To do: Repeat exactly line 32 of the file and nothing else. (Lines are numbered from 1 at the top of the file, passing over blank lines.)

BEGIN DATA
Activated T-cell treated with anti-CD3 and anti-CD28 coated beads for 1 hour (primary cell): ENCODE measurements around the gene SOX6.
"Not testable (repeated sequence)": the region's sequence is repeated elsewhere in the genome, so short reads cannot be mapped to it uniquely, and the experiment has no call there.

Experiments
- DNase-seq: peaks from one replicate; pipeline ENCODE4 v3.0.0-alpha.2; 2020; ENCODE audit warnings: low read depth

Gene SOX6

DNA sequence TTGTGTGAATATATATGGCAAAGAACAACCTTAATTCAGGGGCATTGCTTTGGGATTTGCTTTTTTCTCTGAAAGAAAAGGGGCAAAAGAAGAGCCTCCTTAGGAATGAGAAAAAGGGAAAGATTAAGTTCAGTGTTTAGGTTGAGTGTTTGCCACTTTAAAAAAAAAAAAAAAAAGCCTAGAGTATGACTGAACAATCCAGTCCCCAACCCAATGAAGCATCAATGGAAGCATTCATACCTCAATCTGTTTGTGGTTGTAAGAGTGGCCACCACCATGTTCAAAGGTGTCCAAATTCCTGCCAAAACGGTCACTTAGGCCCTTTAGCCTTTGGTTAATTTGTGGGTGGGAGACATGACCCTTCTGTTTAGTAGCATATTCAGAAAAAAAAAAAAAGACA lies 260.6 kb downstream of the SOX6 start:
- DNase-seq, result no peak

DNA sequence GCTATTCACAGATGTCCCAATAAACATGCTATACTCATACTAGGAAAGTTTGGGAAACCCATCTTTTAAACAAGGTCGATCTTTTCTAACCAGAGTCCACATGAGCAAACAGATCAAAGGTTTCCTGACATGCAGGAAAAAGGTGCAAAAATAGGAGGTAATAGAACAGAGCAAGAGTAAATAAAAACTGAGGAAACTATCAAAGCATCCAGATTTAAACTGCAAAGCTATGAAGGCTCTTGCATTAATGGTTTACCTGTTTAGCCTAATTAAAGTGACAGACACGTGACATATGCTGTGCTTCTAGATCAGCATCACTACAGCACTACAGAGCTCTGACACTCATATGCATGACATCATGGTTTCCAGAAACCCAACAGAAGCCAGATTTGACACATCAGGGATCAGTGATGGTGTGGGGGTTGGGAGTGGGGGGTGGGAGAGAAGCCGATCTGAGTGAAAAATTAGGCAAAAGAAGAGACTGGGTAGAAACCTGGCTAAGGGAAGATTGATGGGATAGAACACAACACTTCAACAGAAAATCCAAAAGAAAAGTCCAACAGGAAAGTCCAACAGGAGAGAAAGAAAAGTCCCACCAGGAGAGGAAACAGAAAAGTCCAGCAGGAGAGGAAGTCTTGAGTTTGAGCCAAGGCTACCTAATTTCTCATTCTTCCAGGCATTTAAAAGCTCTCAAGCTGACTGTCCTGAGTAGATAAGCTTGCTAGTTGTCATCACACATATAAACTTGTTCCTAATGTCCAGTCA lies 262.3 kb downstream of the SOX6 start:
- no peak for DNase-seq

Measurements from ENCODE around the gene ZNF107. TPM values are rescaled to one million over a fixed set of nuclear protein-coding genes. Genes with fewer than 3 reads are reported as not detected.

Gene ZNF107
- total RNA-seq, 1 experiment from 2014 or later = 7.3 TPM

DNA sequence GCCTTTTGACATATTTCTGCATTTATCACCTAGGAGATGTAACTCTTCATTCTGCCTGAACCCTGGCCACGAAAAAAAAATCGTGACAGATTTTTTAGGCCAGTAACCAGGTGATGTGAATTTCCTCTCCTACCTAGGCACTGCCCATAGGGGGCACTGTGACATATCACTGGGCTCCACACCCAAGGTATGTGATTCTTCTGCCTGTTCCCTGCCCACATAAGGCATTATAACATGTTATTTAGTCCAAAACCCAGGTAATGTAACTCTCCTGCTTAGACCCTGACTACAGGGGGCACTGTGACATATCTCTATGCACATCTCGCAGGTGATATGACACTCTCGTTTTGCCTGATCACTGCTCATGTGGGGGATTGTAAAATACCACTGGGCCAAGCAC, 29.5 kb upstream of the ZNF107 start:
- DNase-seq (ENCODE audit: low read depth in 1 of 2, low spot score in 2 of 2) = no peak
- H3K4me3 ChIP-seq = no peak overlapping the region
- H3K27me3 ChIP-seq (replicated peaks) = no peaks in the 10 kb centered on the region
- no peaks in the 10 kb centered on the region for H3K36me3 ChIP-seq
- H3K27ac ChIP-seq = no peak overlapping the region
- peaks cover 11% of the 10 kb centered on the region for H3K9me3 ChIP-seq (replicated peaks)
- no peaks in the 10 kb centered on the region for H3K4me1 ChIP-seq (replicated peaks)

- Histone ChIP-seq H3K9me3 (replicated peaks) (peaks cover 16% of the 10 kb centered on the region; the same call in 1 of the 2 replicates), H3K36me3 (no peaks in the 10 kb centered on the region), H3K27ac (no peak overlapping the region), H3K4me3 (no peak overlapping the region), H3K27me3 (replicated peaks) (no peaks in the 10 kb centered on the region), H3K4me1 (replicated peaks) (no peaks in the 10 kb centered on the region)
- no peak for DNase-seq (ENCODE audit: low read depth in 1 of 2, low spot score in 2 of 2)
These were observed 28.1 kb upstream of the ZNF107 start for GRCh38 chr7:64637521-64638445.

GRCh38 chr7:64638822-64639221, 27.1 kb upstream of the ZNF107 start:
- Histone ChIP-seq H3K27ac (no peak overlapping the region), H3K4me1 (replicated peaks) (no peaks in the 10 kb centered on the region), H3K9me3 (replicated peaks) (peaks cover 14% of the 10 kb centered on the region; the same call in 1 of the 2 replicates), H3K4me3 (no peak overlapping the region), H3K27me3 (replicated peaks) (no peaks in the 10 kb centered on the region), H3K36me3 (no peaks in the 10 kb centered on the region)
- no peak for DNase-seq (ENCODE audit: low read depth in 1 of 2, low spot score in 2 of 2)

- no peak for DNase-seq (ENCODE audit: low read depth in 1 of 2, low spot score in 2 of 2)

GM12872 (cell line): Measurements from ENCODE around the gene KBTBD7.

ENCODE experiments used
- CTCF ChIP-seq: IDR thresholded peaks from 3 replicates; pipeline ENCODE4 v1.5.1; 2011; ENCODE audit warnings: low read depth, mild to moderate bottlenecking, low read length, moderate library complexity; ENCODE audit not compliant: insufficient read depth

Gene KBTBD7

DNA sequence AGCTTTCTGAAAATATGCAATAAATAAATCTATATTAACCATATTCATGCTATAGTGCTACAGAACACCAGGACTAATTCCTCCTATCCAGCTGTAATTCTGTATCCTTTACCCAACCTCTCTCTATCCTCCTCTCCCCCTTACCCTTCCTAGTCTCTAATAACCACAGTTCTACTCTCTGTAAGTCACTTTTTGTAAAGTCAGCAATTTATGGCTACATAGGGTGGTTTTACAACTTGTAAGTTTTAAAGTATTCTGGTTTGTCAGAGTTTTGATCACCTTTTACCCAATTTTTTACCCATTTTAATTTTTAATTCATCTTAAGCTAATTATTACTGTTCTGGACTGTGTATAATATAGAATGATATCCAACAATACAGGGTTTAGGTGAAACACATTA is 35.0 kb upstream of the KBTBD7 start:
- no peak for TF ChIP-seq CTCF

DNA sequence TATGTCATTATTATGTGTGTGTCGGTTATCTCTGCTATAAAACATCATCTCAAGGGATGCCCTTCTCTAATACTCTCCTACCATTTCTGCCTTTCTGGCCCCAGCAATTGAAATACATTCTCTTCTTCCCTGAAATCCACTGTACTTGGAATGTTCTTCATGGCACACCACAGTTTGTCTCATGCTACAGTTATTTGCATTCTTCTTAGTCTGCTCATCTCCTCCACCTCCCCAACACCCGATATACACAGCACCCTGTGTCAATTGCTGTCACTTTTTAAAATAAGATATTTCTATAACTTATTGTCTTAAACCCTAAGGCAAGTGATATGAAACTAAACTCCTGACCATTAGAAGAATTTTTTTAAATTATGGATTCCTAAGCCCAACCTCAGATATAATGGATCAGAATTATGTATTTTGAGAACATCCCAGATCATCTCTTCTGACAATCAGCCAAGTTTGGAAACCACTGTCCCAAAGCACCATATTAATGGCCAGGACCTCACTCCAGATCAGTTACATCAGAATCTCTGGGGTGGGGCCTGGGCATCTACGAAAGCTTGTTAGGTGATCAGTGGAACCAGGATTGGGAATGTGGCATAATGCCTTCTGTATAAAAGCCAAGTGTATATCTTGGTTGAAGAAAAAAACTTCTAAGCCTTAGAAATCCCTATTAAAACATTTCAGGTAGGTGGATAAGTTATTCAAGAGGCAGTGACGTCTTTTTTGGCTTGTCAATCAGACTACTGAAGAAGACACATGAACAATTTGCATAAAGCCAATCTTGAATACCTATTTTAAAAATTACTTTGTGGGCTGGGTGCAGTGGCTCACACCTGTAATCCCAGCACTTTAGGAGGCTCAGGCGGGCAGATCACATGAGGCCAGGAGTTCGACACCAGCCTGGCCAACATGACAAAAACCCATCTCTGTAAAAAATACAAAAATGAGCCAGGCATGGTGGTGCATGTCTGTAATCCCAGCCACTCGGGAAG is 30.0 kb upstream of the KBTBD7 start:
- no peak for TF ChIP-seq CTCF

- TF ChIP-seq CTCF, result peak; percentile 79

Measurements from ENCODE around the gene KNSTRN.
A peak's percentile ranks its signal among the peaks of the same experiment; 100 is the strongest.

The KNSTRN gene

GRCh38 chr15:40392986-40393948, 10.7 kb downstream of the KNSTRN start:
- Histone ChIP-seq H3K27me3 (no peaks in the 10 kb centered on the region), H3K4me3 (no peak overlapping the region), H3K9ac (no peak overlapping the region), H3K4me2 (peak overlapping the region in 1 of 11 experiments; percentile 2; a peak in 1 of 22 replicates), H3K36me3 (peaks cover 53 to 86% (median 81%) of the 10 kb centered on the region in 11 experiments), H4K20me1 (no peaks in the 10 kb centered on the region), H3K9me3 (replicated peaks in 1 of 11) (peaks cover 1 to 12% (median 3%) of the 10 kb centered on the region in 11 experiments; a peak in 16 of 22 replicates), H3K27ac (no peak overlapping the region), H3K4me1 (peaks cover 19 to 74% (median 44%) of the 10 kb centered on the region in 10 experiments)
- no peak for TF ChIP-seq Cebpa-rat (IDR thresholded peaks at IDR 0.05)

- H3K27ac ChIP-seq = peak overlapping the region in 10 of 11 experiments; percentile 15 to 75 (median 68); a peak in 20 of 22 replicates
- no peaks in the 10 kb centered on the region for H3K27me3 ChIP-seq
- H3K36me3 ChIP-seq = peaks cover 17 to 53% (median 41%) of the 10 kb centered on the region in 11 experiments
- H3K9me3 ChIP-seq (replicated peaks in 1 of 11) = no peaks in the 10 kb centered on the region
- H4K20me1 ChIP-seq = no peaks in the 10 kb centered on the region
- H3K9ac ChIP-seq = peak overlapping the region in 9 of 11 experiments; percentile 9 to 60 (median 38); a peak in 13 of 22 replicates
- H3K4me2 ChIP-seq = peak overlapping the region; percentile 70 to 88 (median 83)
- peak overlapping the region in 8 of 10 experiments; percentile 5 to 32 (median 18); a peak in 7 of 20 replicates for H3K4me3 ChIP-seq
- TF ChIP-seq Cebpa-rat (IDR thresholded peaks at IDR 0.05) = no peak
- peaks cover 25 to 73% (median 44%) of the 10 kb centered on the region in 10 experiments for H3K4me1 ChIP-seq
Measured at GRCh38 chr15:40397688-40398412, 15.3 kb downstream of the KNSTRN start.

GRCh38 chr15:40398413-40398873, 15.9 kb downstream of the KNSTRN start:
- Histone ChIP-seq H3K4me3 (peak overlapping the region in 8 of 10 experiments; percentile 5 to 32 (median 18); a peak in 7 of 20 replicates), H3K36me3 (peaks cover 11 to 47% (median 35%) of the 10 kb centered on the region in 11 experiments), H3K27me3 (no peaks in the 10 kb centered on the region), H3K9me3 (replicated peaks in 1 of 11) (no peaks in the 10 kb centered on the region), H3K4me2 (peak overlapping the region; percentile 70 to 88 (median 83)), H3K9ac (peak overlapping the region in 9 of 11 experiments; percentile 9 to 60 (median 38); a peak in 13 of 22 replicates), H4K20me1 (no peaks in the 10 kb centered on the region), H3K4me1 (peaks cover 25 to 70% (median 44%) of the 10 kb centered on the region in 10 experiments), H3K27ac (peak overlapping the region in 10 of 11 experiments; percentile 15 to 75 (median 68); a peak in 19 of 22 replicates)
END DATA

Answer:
DNA sequence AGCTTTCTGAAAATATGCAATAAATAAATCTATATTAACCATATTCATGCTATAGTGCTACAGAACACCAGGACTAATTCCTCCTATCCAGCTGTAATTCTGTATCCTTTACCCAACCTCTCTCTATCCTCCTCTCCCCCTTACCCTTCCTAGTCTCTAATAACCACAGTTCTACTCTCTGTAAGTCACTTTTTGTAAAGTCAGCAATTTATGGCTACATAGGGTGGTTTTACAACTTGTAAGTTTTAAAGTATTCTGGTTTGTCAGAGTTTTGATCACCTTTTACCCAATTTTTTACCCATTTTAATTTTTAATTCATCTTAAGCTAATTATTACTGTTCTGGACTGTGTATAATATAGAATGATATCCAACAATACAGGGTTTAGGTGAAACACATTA is 35.0 kb upstream of the KBTBD7 start: